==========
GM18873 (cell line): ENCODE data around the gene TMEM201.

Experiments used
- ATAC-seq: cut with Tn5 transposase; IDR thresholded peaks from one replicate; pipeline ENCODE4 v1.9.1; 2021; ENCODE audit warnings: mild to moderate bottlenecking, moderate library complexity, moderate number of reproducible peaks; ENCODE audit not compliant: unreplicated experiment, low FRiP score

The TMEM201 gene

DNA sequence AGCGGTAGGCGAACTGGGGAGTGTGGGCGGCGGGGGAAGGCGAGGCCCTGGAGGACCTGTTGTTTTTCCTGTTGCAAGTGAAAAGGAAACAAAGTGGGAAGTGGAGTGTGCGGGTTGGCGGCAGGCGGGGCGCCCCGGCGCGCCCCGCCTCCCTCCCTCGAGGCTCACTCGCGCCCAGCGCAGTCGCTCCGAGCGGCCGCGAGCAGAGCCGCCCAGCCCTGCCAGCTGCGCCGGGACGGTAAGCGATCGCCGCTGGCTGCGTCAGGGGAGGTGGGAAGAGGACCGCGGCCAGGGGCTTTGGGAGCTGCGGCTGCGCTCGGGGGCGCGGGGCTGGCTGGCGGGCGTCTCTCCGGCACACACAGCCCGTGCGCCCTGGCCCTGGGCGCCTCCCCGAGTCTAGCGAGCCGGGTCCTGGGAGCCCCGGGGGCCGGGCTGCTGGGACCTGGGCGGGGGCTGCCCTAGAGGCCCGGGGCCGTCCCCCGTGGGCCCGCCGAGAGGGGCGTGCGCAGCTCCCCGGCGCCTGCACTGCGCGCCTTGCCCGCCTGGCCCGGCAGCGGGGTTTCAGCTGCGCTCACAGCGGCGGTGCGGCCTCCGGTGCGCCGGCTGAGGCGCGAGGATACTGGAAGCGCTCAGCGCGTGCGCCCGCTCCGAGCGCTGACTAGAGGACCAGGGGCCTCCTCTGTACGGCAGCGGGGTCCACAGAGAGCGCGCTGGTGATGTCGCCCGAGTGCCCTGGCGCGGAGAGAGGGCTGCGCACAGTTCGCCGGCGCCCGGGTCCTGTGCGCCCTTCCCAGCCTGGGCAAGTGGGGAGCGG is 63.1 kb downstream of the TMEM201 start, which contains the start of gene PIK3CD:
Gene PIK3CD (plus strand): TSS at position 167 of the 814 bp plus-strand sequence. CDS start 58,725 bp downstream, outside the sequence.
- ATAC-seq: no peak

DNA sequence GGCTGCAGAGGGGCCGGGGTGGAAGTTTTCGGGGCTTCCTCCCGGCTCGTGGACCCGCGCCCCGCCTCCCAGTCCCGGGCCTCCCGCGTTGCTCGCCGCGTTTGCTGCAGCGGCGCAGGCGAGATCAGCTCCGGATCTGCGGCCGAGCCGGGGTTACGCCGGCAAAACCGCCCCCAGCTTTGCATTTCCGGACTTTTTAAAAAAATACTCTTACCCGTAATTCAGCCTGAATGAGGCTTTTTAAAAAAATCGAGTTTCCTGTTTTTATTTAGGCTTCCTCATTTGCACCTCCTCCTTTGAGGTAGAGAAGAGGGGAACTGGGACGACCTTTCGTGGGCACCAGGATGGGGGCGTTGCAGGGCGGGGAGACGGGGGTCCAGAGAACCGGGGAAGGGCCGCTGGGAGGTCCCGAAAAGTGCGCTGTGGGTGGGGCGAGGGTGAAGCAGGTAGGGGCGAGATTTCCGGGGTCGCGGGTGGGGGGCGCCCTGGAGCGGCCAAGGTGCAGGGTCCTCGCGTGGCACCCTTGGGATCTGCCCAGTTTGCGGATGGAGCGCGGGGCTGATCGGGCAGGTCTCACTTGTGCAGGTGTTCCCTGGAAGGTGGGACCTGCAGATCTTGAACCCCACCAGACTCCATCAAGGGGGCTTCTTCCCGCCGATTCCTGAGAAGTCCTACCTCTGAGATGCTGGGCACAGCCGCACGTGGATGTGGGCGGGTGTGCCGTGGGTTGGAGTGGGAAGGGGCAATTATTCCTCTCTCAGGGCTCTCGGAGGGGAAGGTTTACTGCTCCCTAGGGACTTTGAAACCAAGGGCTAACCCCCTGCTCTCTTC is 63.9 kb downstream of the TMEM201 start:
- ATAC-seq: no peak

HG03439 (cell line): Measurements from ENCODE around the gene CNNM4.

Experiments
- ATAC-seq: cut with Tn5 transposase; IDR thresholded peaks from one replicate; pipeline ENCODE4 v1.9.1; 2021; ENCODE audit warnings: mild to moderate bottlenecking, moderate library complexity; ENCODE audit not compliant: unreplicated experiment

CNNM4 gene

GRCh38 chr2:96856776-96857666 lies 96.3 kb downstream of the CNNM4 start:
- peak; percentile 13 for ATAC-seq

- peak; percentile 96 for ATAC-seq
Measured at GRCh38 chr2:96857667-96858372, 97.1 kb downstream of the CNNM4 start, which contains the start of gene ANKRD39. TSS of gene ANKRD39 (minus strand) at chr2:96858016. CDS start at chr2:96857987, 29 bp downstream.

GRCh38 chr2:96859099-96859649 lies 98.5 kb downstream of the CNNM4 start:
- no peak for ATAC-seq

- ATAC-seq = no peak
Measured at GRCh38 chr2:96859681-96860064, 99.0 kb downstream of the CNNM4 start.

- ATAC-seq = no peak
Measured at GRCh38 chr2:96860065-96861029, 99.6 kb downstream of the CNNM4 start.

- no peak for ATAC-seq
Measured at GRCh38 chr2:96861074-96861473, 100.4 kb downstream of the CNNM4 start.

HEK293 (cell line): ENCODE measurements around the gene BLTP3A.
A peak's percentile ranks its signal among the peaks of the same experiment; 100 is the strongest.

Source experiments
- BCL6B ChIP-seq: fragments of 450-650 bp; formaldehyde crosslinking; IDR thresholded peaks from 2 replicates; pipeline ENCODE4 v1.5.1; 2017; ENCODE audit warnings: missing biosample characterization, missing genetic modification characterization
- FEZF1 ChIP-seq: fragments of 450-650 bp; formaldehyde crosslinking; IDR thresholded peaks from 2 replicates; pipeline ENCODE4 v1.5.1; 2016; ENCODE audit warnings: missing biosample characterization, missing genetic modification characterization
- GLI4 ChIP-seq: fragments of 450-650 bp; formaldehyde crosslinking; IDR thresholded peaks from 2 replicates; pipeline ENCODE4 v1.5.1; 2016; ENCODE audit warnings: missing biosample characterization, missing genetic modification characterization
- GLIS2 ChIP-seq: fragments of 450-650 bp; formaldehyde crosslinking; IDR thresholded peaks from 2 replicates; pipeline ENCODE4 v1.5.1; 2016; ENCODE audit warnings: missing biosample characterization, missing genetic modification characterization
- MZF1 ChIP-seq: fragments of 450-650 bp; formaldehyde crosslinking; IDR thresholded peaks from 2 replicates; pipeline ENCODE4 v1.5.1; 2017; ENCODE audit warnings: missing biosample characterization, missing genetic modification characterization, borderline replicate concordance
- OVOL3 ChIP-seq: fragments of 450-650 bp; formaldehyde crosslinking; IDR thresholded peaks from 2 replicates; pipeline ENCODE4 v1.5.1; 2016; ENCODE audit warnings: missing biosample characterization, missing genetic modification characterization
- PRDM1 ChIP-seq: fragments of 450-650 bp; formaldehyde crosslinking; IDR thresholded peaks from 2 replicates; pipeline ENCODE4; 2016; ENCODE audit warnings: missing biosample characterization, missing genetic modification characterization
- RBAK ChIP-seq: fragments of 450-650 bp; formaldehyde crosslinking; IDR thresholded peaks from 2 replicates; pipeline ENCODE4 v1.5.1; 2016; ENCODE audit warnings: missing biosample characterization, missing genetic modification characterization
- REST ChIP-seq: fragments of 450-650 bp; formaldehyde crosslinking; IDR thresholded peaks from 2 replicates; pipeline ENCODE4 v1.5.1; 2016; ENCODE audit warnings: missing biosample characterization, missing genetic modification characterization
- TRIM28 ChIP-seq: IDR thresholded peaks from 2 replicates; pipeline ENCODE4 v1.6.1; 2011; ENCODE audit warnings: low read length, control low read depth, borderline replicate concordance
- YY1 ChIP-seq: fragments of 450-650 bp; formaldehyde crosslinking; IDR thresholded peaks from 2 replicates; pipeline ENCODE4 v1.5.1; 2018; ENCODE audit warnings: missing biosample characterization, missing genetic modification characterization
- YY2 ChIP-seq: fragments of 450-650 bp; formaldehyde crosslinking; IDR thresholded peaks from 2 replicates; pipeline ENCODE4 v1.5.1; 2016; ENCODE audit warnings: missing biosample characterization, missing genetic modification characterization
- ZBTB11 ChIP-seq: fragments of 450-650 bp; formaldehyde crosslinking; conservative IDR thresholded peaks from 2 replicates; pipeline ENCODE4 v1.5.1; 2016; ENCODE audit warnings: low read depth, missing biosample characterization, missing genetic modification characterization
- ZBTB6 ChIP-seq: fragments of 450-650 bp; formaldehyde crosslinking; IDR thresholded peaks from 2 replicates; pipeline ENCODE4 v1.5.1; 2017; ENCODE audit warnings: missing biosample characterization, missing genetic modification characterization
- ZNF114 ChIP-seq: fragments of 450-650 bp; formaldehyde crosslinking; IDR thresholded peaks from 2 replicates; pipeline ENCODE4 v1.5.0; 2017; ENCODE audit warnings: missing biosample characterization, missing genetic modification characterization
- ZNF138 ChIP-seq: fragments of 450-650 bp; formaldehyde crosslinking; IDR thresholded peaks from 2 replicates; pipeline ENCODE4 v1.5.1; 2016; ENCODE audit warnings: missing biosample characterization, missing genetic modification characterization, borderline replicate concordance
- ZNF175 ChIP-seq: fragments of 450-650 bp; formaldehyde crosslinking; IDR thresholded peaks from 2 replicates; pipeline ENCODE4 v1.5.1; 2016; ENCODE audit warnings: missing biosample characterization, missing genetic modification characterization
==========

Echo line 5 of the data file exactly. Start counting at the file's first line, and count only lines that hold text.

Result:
DNA sequence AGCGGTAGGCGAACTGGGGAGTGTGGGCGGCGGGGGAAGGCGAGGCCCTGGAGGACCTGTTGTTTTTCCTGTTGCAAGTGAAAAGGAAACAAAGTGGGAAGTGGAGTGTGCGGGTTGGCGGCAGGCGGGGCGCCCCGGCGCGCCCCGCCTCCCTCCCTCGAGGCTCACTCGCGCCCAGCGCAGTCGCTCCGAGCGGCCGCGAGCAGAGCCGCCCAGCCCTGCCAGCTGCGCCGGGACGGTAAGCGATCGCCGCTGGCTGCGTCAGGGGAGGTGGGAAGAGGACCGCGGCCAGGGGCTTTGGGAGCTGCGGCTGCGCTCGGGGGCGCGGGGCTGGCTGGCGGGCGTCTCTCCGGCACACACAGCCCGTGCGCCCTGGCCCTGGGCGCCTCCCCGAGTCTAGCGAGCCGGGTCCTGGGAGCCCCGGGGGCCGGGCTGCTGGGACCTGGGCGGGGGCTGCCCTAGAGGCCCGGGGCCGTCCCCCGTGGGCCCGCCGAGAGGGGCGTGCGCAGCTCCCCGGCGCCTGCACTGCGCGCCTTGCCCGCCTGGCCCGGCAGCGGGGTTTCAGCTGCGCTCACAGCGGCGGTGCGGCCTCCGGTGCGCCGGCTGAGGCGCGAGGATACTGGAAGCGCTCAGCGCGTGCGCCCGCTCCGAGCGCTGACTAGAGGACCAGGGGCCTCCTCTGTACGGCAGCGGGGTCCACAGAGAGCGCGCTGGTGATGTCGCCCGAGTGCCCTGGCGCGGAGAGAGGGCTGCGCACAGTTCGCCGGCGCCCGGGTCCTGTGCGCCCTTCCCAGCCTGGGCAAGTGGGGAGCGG is 63.1 kb downstream of the TMEM201 start, which contains the start of gene PIK3CD: